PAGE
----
We have to do our bit in the war on fakes
Intellectual property rights are usually on the agenda whenever Chinese officials meet Western counterparts - as is likely when presidents Hu Jintao and Barack Obama hold talks in Washington on Wednesday. Each year, untold amounts of mainland-made name-brand fakes flood into the wider world. Foreign companies complain that their inventions are being misappropriated as the nation thirsts for technological independence. Accusations abound and the government has to make some efforts to stop the scourge, but it is not the only one that has to take action: it is a matter for all of us.
Customs officials and police are on the front line of the fight. It could be argued that this is using taxpayers' funds to do the work of wealthy companies - but we all have a stake in property being protected. Still, those same firms also have an obligation to do their part. They have to ask themselves why there is a demand for cheap knock-offs of their products. Perhaps it is because of price; or maybe there is an issue of quality.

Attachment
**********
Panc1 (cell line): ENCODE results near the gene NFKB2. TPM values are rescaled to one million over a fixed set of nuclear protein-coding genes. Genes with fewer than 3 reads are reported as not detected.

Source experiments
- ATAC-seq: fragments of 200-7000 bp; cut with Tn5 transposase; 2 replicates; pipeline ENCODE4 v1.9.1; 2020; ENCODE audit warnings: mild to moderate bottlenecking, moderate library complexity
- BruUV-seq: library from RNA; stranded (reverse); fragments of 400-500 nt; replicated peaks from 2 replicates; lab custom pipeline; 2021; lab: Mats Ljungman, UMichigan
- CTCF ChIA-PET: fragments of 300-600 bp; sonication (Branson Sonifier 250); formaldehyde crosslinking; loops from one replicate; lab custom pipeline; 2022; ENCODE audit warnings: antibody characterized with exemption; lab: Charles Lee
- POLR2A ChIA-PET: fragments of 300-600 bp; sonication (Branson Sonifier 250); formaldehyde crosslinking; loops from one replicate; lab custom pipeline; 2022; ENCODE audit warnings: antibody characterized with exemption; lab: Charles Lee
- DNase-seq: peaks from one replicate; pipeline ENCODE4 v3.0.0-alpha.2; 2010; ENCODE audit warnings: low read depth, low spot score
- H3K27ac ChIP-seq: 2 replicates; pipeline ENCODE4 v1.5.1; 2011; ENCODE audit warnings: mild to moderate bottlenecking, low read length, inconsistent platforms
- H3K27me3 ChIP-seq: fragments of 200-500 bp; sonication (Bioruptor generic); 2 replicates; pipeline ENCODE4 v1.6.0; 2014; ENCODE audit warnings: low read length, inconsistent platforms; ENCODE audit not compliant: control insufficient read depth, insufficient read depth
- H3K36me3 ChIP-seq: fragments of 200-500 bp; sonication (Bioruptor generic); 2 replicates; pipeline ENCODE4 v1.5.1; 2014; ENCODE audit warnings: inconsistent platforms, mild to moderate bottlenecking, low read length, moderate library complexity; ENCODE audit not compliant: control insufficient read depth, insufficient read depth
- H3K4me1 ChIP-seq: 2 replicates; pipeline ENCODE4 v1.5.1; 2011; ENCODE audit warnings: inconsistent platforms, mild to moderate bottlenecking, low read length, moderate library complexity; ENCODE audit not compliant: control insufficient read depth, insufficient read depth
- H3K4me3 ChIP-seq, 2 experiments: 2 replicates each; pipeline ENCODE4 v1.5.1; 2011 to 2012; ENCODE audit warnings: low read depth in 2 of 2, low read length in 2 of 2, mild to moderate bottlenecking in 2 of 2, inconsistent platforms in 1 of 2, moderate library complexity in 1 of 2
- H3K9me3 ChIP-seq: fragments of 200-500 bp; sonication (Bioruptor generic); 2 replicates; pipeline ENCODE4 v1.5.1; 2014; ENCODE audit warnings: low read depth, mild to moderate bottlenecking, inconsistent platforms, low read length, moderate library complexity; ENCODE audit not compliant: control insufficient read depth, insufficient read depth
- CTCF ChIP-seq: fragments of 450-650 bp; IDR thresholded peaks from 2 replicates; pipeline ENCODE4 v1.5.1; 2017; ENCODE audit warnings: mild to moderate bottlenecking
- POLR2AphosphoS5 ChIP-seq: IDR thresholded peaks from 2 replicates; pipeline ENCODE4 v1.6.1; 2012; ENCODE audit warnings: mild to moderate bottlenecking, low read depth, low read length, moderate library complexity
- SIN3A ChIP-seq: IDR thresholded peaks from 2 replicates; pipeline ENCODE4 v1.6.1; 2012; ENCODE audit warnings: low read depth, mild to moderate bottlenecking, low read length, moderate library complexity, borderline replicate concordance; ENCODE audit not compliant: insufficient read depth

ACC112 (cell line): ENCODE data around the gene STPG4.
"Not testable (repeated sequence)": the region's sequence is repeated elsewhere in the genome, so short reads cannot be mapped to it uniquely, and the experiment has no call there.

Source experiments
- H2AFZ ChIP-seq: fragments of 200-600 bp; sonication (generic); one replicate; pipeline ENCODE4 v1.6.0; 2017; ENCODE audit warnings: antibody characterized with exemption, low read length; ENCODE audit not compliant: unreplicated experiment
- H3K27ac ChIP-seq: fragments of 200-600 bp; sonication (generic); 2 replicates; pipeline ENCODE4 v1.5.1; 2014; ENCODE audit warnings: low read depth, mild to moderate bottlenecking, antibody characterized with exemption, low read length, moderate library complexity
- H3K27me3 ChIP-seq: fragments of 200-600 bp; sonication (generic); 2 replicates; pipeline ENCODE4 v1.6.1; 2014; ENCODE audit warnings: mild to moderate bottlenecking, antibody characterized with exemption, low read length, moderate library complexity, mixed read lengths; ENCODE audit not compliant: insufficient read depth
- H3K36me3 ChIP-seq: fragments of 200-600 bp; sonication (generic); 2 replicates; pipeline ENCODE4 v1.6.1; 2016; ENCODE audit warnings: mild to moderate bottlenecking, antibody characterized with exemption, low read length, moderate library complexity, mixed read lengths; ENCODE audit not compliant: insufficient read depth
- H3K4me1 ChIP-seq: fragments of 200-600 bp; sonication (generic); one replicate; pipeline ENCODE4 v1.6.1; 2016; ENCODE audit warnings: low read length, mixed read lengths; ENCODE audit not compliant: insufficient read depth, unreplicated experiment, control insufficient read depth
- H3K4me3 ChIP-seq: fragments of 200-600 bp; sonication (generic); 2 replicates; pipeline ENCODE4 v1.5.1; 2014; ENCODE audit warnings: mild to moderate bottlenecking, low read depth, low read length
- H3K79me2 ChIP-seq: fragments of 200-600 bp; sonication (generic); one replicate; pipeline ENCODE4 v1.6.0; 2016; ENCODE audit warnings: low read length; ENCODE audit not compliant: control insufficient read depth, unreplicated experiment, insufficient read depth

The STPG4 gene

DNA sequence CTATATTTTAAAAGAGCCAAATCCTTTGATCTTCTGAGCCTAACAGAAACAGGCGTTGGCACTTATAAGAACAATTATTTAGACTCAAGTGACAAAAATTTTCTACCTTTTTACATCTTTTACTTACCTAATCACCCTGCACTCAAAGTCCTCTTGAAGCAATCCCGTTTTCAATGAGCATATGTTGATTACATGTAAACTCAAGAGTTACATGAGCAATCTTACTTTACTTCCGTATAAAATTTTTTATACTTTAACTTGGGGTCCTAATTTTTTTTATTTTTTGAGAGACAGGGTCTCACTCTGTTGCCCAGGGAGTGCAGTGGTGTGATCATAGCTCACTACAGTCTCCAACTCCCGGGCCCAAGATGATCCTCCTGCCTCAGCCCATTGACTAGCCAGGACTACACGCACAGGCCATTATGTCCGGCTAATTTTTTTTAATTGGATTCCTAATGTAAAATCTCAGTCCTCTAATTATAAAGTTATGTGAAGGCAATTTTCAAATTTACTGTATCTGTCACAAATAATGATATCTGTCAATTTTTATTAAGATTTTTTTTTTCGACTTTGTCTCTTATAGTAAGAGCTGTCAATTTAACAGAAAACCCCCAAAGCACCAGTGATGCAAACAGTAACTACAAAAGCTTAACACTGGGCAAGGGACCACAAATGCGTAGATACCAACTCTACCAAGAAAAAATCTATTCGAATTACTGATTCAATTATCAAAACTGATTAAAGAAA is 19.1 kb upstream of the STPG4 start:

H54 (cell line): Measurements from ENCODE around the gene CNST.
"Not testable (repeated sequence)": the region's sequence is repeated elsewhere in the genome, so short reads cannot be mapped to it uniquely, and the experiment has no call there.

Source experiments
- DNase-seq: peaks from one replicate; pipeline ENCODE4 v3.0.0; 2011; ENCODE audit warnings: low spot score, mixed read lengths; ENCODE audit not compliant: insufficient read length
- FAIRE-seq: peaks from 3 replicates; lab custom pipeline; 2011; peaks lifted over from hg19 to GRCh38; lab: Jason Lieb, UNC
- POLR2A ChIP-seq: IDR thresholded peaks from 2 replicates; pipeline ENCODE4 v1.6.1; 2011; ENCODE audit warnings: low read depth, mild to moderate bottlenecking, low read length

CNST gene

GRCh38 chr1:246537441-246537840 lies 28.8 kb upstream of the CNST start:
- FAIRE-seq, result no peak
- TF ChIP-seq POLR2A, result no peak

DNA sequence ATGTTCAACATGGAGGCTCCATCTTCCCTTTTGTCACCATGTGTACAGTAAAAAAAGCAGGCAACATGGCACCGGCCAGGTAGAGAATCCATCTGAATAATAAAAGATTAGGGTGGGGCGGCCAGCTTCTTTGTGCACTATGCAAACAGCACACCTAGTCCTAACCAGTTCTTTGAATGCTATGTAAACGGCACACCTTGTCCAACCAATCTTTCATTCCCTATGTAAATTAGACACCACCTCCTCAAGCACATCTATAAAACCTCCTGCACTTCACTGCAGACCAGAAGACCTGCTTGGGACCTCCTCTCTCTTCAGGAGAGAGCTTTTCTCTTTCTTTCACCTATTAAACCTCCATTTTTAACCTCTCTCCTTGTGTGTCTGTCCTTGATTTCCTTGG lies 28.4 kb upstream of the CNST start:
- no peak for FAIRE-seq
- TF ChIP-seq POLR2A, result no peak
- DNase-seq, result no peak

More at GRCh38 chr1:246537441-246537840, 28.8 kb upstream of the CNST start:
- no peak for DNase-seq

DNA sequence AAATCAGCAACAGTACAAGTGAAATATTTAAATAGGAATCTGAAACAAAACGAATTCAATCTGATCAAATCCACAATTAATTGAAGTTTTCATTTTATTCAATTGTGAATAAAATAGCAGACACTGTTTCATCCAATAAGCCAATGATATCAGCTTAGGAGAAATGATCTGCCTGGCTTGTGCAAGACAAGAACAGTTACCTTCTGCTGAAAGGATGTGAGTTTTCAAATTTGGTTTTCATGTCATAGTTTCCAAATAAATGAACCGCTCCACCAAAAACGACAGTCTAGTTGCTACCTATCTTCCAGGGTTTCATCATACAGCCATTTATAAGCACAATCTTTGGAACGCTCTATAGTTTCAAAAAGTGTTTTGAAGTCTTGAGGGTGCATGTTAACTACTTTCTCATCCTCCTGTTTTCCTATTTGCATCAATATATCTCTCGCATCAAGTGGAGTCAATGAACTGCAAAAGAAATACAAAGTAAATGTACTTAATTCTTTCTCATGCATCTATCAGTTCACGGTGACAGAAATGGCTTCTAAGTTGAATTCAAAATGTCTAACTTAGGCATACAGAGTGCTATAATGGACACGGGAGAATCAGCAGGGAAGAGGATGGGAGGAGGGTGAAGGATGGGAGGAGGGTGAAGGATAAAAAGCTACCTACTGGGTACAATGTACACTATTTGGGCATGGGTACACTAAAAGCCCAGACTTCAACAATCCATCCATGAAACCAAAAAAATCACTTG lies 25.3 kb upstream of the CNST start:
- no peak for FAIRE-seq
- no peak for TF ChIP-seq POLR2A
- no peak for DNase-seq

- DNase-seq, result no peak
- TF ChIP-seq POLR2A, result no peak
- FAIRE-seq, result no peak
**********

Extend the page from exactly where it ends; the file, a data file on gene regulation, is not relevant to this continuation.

Then there are the fakes that are made to resemble genuine items and packaged and priced accordingly. Importers and retailers have a duty to keep these off shelves. Sometimes, though, the copy has been so cunningly produced that it is difficult to tell the difference. Laws have to make clear who should pay compensation.
Ultimately, though, it is those who create the demand for fakes who bear the most responsibility. That is the buying public. We are not all at fault - surveys show that those most likely to buy cheap imitations are young, have low incomes and are brand-conscious. Community vigilance through letting such people know what they are doing is wrong helps fight the problem. China has made great strides, arresting more than 4,000 people and seizing 2.3 billion yuan (HK$2.7 billion) in fake goods since a campaign began in November. It has shown a willingness to toughen the fight by seeking greater international co-operation. But with fakes rampant everywhere, it is clear that just the tip of the matter has been addressed. Only all involved working together will make illegal imitations disappear.